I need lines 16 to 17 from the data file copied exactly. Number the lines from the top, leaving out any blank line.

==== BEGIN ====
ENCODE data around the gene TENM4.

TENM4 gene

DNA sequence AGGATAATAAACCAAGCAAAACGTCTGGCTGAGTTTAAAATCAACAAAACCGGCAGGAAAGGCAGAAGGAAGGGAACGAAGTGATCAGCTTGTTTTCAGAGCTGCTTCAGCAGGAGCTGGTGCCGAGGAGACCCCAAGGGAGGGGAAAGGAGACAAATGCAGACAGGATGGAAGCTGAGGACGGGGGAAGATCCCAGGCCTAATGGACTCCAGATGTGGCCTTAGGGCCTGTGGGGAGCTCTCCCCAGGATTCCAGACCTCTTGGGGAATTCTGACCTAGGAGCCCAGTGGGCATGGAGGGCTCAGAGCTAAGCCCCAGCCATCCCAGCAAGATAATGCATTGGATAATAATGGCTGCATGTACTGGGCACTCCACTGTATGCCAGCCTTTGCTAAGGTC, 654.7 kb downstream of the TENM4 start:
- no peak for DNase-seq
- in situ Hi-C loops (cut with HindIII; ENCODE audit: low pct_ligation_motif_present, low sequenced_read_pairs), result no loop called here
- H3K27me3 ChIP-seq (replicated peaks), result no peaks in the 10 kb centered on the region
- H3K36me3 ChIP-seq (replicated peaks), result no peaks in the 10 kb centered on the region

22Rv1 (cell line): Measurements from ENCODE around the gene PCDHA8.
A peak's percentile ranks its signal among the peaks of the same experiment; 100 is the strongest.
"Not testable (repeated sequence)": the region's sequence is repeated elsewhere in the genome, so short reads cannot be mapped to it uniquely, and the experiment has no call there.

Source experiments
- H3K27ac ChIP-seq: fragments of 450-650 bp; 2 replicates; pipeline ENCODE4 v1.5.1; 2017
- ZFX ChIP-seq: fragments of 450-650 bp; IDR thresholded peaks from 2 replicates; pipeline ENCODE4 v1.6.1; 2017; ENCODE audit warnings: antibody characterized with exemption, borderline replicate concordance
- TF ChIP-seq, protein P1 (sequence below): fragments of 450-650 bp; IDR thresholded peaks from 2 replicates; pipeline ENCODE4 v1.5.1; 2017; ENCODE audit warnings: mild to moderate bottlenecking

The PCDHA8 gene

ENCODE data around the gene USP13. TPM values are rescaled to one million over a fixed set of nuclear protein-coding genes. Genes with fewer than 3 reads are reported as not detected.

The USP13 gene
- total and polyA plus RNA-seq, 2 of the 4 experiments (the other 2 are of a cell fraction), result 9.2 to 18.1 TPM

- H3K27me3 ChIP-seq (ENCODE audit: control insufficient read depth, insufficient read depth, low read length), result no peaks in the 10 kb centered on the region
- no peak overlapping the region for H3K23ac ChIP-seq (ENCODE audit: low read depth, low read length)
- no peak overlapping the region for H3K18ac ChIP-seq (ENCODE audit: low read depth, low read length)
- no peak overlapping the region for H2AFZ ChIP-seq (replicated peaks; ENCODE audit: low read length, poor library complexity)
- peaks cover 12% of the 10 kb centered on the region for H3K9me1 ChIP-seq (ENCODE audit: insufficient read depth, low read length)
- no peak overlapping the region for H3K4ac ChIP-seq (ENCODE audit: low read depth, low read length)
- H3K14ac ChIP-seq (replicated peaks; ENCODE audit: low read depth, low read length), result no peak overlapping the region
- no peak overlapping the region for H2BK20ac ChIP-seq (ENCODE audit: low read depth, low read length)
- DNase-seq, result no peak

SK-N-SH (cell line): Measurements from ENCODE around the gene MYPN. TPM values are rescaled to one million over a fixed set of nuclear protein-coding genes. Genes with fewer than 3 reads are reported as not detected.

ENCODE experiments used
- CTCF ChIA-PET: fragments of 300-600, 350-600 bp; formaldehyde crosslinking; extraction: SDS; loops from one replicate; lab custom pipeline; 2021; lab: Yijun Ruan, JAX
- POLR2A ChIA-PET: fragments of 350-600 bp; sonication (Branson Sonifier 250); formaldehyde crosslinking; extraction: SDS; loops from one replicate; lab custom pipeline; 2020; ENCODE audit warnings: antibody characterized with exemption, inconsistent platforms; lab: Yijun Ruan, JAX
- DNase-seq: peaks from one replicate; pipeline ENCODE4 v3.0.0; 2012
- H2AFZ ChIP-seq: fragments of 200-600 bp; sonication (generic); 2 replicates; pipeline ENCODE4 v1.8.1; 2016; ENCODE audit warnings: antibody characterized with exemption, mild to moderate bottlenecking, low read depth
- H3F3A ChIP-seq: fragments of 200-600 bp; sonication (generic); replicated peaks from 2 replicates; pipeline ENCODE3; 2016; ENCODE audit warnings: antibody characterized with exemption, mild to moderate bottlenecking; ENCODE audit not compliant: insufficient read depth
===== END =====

ENCODE data around the gene USP13. TPM values are rescaled to one million over a fixed set of nuclear protein-coding genes. Genes with fewer than 3 reads are reported as not detected.

The USP13 gene